Jim Lee on Drawing Comics and the WildStorm Legacy

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Icons: The DC Comics and WildStorm Art of Jim Lee comes out this month–a big coffee-table book surveying Lee’s past two decades as a comics artist. It includes a hefty sampling of his work on Superman, Batman and the various titles Lee created for WildStorm, as well as a new Legion of Super-Heroes story drawn by Lee and written by Paul Levitz. (You can see some samples of the book below.) Lee’s a very busy guy these days–he’s co-publisher of DC, drawing the long-awaited continuation of All-Star Batman and Robin the Boy Wonder as Dark Knight: Boy Wonder, and involved in the upcoming DCU Online game. He spoke to us about his artwork, the ideas behind WildStorm, and where he’d like the look of DC’s comics to go.

TECHLAND: You’ve been drawing comics for a couple of decades now. What are your thoughts about the way the look of superhero comics has changed in that time?

JIM LEE: It’s evolved from things that look more naturalistic to a style that’s more hyperexaggerated and hyper-detailed. If you look at books from the ’70s, artists simply drew faster, got more work done a year. In the late ’80s and ’90s, a couple of artists like Art Adams and Michael Golden came out of the scene, and they did incredibly detailed work. That was a big game-changer; artists kind of had to step up and add more intricacy to their work, and that slowed them down. I’d say, on that level, modern artists are more detailed in general than previous generations. Proportions are more exaggerated–in part based on our society’s norms or expectations of what an idealized human form is. If you go back to the ’50s and ’60s, the women are a little more zaftig, and the men are not as cut up. Obviously, with the bodybuilding craze and aerobics and all that, people look very different now than they did in previous decades, and that’s reflected in the comic books.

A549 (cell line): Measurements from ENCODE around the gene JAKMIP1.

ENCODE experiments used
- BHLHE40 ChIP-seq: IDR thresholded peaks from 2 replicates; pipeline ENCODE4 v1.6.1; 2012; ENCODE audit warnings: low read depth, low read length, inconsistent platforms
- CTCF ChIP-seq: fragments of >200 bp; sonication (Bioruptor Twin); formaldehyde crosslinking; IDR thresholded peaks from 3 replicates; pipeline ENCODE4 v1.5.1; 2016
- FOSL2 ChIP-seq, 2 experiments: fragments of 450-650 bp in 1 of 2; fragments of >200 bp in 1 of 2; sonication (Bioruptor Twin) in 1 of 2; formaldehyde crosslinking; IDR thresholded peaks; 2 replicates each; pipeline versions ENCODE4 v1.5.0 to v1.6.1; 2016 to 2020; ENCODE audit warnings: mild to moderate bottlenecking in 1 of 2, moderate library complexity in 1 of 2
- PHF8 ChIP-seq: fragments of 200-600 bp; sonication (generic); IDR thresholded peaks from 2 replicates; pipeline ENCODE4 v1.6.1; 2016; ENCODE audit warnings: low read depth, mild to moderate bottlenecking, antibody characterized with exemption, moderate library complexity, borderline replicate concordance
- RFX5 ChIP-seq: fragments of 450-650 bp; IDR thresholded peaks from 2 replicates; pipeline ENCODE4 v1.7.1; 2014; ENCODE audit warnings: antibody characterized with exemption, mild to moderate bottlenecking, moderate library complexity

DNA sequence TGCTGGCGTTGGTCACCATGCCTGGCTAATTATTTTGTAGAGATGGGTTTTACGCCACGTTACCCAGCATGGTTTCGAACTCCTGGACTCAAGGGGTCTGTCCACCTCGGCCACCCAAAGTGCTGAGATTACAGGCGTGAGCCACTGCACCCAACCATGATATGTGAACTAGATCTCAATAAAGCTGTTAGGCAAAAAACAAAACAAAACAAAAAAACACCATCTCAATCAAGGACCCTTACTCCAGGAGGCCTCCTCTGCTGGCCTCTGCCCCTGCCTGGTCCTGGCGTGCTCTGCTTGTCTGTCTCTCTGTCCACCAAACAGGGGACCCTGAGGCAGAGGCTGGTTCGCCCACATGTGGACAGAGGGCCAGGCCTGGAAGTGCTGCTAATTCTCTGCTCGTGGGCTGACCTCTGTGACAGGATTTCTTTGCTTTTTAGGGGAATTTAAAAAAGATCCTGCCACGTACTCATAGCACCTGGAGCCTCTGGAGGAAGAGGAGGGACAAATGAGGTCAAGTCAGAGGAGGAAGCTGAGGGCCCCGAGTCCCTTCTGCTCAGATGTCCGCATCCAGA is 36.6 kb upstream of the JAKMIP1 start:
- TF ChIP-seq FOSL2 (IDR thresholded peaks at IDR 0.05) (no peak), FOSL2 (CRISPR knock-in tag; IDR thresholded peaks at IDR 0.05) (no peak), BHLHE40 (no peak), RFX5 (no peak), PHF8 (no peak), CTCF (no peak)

How do you feel your own drawing has changed?

I’ve always tried to created the illusion of reality, even though I break those rules all the time and try to make the heroes bigger than life, the women more beautiful or voluptuous than humanly possible. But I try to do that with everything–the buildings and sets, the weaponry… there’s no budget! It’s all about what you can come up with in your imagination. The thing that weighs the most on how your final artwork turns out is the amount of time you have and the speed at which you can move. I’ve always tried to get as much of what’s in my head on the paper as possible.

(More on Techland: DC: We Dropped Price To Keep People Buying Comics)

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